Here we are, suffering through the deepest recession in 80 years, a recession caused in large part by the excesses, incompetence, greed and tunnel vision of Wall Street. Millions of Americans are without jobs, homes, health care and in many cases a future.

Yet according to the Wall Street Journal, bonuses and other compensation that Wall Street executives pay themselves this year will be the highest in history, breaking the record that was set just last year. In other words, the two worst years in the American economy in three generations are going to be the two best years in history for the Masters of the Universe who helped create this mess.

Fear and Loathing on Wall Street: Shareholders, Democrats in Crosshairs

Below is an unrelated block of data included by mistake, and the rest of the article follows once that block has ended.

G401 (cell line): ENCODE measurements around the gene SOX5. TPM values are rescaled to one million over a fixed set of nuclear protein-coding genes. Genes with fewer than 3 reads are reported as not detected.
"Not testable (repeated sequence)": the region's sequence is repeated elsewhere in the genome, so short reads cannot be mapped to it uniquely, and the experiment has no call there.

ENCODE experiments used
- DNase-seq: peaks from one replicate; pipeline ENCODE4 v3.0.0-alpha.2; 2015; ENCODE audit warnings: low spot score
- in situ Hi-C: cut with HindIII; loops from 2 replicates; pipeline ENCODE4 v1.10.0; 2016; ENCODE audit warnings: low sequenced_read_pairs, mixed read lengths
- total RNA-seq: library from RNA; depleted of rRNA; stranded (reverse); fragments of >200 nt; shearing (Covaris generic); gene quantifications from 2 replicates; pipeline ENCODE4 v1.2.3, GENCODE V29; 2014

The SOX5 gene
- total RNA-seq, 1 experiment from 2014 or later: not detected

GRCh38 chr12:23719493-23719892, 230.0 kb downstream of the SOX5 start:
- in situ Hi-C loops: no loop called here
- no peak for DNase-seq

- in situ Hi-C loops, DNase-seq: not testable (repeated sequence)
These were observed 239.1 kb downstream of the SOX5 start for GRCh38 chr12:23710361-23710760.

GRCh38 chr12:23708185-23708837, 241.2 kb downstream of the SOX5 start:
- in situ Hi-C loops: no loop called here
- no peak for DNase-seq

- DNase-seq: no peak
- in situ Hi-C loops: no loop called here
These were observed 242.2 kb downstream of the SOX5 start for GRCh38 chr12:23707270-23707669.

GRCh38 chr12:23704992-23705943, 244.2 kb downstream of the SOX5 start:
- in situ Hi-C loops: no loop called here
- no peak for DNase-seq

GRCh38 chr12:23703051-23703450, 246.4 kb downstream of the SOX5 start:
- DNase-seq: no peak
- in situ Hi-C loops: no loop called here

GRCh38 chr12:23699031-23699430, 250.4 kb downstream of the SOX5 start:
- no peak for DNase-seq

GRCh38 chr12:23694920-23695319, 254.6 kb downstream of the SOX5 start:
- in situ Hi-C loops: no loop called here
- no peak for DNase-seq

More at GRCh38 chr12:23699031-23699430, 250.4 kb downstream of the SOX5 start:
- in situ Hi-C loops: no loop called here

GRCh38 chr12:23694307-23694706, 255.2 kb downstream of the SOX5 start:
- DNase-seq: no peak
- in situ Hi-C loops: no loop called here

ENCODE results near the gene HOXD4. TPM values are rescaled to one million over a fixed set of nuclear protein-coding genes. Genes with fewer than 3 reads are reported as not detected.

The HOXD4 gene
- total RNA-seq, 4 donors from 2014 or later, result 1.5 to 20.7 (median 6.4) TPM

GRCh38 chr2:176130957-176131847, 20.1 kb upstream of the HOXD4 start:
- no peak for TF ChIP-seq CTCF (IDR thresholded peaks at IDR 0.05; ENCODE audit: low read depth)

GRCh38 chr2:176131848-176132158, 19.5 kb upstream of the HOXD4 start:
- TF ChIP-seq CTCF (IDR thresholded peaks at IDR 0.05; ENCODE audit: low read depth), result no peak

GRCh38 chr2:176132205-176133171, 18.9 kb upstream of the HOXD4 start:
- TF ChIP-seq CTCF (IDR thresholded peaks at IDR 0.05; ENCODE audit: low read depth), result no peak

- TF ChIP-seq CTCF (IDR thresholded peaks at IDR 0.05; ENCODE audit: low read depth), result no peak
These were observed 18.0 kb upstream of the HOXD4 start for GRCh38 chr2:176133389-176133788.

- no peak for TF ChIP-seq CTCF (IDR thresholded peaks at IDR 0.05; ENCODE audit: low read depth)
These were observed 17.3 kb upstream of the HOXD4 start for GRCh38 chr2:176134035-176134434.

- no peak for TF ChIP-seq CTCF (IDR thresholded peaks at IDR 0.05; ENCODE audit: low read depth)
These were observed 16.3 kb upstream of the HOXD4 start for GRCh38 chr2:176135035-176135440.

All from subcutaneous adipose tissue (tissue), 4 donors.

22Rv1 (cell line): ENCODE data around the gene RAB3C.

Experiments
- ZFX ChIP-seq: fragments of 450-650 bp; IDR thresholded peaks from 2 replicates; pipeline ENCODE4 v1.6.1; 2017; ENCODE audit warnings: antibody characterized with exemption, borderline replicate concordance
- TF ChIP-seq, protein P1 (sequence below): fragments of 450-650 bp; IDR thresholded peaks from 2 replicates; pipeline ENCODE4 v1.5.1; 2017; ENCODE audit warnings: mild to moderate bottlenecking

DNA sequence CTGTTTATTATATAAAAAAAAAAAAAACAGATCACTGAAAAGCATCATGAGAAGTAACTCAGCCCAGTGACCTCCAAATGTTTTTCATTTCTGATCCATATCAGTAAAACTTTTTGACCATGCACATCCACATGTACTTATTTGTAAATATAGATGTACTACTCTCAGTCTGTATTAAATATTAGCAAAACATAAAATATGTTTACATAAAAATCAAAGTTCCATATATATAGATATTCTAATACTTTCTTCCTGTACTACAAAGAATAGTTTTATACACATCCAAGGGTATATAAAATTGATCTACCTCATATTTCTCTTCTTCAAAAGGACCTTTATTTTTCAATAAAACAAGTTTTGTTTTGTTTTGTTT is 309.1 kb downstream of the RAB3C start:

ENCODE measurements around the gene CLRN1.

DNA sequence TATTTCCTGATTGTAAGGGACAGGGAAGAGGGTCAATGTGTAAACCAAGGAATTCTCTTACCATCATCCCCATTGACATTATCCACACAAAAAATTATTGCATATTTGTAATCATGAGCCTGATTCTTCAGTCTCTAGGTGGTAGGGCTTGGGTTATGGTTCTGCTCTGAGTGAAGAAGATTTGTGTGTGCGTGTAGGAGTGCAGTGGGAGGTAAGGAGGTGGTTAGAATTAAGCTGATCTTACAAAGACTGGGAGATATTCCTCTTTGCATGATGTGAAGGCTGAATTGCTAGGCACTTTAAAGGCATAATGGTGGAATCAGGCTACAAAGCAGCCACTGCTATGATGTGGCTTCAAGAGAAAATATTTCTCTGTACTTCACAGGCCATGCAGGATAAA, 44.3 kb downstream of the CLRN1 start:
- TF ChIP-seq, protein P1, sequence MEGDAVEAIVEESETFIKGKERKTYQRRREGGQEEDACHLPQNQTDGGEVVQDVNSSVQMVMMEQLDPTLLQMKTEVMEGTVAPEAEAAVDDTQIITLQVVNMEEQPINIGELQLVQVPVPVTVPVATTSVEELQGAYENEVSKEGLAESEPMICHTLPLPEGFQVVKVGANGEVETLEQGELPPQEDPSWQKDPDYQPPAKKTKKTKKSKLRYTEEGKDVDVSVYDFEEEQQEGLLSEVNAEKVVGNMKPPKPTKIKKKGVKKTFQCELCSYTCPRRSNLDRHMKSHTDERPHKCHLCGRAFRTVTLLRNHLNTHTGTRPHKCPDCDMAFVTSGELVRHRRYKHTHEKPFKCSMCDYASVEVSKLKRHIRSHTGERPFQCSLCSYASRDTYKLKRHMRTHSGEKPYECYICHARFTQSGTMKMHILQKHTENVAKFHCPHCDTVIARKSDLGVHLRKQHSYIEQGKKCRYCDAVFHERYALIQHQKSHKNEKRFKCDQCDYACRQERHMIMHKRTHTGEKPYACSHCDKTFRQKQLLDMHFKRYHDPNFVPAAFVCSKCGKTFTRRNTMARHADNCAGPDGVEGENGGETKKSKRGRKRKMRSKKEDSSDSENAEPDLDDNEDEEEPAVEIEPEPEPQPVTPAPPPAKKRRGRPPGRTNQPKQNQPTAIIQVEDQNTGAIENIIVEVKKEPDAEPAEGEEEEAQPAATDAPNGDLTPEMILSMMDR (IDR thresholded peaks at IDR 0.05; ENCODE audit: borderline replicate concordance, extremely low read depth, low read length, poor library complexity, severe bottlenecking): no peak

After taxpayer-funded bailouts to prevent a total economic collapse, Wall Street firms are bellyaching about President Obama’s supposed anti-business policies, because he spearheaded reforms to curb their financial excesses. How soon they forget that they took the money from our pensions, and used it like Monopoly money to fund their trades in exotic instruments that also ruined the housing industry.

CNBC: Flaherty Says Bailouts Fuel Wall Street Pay
Larry Kudlow: Keith Boykin, why do we bother to play these silly games? Who is making what compared to who and how and why? Isn’t that just a little class warfare?